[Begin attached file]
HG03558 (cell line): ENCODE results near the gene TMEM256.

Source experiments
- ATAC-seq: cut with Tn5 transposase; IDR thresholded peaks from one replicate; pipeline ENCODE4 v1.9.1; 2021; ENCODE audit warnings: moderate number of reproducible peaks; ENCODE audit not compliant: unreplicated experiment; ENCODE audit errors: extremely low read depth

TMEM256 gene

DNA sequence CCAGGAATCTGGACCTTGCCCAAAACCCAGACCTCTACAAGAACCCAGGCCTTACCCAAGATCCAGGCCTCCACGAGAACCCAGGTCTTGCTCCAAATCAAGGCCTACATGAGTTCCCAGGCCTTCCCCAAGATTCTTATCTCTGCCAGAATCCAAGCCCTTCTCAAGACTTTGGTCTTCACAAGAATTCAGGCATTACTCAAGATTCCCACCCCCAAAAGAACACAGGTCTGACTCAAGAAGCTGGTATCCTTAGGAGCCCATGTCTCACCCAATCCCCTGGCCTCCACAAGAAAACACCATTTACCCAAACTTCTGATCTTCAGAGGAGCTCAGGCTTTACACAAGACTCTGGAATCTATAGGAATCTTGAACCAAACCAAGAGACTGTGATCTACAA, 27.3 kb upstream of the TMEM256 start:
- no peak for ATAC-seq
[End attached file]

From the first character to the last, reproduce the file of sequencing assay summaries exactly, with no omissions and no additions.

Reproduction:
HG03558 (cell line): ENCODE results near the gene TMEM256.

Source experiments
- ATAC-seq: cut with Tn5 transposase; IDR thresholded peaks from one replicate; pipeline ENCODE4 v1.9.1; 2021; ENCODE audit warnings: moderate number of reproducible peaks; ENCODE audit not compliant: unreplicated experiment; ENCODE audit errors: extremely low read depth

TMEM256 gene

DNA sequence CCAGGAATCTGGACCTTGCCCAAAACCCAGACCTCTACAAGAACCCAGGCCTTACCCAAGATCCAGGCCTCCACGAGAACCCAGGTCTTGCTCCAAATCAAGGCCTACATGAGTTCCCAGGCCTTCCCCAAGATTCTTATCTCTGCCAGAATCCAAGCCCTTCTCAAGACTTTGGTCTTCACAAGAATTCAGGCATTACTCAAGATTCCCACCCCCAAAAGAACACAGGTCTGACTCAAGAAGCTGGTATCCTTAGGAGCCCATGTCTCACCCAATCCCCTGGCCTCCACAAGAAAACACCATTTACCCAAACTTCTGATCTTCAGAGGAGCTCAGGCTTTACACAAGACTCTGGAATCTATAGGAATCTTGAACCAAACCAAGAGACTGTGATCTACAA, 27.3 kb upstream of the TMEM256 start:
- no peak for ATAC-seq